Industry Reflections - 13. Business process engineering: right-sized solutions

The home of QR_‘s Industry Reflections column, the PLM Essentials series, and topically pertinent thoughts from across the QR_ business and wider industry.

Business process engineering: right-sized solutions focusing on time-to-value for effective operations

For the 13th instalment of 'Industry Reflections', Lio Grealou elaborates on the value of effective process design and mapping, discussing the QR_ approach towards value-driven process solutioning and problem solving.

Published 15 Sept 2022

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by Lio Grealou , senior advisor to QR_ and founder of Xlifecycle Ltd. Origionally written and based on conversations taking place in July 2022.

Image: Processes are contextual; they must be aligned to data, teams, and organizational maturity: on the one hand, the lack of process definition might lead to sub-optimum operations and a perceived lack of control, whereas on the other hand, too constraining processes might hinder creativity and experimentation (image credit: PEXEL)

Effective business processes foster collaboration, data traceability, and outcome consistency, by structuring related activities and interdependencies to maximize quality, minimize cross-functional delivery time, and streamline individual contributors.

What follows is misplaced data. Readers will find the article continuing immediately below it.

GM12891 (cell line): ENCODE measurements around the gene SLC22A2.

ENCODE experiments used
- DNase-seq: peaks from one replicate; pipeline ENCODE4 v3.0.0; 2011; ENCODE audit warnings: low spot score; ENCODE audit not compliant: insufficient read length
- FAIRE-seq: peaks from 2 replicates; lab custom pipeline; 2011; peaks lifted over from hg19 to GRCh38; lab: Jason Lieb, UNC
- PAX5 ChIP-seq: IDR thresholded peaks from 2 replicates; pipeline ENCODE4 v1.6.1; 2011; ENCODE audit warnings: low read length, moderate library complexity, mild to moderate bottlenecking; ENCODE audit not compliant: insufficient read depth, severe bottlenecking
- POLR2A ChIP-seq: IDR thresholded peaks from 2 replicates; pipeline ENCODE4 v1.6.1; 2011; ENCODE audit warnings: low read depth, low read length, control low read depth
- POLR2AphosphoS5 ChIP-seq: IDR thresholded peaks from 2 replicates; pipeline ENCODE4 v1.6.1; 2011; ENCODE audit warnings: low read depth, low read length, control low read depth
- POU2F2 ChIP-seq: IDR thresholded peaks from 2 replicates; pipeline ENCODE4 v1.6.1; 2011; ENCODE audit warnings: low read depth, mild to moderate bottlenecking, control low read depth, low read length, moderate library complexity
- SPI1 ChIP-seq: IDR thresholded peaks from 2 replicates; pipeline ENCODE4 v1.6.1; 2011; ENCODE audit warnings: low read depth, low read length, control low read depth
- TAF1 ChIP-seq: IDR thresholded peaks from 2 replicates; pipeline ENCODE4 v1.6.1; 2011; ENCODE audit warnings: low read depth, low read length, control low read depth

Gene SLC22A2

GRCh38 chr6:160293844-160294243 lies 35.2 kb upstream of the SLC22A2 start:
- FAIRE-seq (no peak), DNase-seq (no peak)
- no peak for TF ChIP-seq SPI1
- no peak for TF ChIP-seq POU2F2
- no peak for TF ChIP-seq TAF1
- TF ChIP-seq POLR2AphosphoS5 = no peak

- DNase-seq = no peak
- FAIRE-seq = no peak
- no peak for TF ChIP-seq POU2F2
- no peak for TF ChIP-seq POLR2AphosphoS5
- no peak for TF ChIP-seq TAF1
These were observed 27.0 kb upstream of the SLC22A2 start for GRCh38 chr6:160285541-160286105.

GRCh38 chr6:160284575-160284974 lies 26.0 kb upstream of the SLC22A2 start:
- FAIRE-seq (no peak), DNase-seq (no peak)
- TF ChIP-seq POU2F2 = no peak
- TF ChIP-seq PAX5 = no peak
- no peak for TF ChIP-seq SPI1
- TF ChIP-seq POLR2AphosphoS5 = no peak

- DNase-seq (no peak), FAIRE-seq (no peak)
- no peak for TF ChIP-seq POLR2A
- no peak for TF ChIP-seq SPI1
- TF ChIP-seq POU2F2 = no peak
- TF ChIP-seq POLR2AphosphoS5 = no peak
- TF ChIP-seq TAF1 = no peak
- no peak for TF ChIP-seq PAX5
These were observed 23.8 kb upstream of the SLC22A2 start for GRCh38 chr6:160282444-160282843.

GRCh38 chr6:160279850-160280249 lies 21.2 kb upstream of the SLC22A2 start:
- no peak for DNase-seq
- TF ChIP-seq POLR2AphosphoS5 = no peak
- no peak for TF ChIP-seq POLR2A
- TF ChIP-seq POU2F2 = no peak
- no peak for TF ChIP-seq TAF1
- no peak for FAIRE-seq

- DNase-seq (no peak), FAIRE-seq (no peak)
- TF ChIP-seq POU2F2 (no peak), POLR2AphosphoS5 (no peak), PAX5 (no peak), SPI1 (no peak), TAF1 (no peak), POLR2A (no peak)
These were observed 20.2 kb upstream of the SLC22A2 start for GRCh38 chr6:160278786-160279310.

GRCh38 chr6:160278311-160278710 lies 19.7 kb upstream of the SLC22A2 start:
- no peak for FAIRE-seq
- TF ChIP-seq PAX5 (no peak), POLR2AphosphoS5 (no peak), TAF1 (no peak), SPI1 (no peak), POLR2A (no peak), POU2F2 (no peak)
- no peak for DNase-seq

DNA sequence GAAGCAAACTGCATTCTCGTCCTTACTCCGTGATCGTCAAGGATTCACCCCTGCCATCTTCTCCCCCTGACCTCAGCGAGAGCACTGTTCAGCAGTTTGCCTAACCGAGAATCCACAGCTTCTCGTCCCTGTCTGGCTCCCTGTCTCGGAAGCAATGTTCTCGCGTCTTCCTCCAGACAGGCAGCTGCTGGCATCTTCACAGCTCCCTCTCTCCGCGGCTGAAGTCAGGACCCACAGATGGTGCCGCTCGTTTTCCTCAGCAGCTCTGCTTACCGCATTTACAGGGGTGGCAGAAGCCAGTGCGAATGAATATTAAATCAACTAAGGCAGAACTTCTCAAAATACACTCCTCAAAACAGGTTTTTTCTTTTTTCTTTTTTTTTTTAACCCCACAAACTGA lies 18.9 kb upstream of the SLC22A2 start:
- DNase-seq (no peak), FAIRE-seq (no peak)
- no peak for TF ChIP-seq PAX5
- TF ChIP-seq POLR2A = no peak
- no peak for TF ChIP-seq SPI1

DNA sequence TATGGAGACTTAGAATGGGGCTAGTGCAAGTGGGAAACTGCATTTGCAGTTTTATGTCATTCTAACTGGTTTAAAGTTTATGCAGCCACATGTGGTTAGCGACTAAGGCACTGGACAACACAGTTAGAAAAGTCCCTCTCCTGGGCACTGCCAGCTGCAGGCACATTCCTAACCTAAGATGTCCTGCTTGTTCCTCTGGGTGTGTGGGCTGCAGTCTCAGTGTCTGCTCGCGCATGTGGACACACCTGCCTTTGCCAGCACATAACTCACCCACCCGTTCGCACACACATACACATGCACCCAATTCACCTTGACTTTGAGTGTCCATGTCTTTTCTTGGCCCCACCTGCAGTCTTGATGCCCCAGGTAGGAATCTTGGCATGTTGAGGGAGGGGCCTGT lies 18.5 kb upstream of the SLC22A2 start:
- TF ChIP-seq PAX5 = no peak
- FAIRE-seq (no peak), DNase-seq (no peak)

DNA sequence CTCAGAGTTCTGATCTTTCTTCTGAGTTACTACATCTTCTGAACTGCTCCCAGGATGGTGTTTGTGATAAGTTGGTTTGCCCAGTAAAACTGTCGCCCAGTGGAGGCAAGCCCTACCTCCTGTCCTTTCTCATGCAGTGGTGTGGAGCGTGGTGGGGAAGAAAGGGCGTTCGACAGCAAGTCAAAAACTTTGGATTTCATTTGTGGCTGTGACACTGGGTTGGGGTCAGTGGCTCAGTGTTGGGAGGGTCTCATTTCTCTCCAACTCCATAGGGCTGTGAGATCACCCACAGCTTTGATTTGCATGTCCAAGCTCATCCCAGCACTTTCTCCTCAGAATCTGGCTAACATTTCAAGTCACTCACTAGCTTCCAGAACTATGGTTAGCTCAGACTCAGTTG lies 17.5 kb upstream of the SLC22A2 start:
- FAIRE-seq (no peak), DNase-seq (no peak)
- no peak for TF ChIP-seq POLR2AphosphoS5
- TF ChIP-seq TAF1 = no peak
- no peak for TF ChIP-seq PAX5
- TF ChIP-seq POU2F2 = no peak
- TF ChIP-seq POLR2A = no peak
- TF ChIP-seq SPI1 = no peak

When it comes to business process design, re-engineering and operational optimization, there is typically no one-size-fits-all. Process design implies structuring information / data, activities, events, roles, interactions, and decisions, continuously balancing across six perspectives: 

1. Organizational perspective: how a business operates, considering either start-up or established operations, and associated operational maturity. 

2. Data perspective: what type of information, data lifecycle, functional flows, data volumes, structure complexity, quality acceptance criteria, control level, etc. 

3. Collaborative perspective: how teams communicate and exchange data, what decisions they make from it, and when. 

4. Outsourcing perspective: how organizations work with suppliers and customers, and how they capitalize on the collective knowledge base. 

5. Governance perspective: how cross-functional teams track progress, manage issues, risks, changes, approvals, decisions, etc. 

6. Tool and IT platform perspective: how data is stored, controlled, accessed, integrated, and how out-of-the-box processes are implemented and configured per the best practices embedded in the respective systems. 

Business process design, re-engineering, and improvement are integral to operational effectiveness and efficiency. Several process mapping and analysis techniques are available, from data flow diagrams to decision analysis, data modelling, business rules analysis, key performance indicators, process modelling, problem tracking, organizational modelling, use case definition, system and functional assessment, etc.